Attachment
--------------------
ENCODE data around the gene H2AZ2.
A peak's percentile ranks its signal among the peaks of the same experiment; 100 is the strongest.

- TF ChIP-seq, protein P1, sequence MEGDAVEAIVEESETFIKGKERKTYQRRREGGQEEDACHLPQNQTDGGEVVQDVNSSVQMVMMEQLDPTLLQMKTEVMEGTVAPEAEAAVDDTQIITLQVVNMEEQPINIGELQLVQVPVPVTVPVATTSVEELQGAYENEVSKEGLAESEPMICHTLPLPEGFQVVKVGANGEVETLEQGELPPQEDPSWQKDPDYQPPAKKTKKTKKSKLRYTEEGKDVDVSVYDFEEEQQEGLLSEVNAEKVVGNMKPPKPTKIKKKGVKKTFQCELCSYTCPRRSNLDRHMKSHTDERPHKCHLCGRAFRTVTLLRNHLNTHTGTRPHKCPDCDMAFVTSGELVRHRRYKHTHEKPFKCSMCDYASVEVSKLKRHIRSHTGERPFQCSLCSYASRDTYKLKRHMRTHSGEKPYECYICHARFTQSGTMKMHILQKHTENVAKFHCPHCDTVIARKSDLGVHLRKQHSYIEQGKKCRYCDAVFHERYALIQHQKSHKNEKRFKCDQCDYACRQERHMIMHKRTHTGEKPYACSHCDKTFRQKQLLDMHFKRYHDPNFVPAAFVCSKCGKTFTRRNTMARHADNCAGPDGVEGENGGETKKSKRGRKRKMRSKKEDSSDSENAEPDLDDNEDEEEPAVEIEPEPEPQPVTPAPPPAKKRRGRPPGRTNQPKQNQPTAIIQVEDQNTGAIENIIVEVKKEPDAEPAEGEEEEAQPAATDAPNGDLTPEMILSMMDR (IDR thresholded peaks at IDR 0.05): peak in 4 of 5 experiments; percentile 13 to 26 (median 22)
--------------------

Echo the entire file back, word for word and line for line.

ENCODE data around the gene H2AZ2.
A peak's percentile ranks its signal among the peaks of the same experiment; 100 is the strongest.

- TF ChIP-seq, protein P1, sequence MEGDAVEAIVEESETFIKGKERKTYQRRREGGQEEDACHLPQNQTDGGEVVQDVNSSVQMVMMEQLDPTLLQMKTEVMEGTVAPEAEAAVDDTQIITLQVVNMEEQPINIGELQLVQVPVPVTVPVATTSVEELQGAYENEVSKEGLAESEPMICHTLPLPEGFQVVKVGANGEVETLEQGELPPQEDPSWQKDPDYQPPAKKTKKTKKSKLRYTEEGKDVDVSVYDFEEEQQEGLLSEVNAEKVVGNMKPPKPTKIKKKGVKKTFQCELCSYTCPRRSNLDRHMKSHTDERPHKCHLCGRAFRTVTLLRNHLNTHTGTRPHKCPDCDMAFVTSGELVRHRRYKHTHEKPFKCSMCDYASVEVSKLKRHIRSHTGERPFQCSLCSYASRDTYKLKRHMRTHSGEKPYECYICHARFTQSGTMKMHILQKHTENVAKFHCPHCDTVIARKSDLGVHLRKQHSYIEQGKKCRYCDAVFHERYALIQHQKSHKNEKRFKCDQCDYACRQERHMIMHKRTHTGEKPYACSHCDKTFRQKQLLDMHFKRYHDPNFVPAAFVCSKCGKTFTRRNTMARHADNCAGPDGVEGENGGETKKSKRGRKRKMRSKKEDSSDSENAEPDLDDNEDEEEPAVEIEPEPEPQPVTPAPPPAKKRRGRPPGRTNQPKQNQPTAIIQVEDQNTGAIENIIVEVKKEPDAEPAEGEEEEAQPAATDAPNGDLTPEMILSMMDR (IDR thresholded peaks at IDR 0.05): peak in 4 of 5 experiments; percentile 13 to 26 (median 22)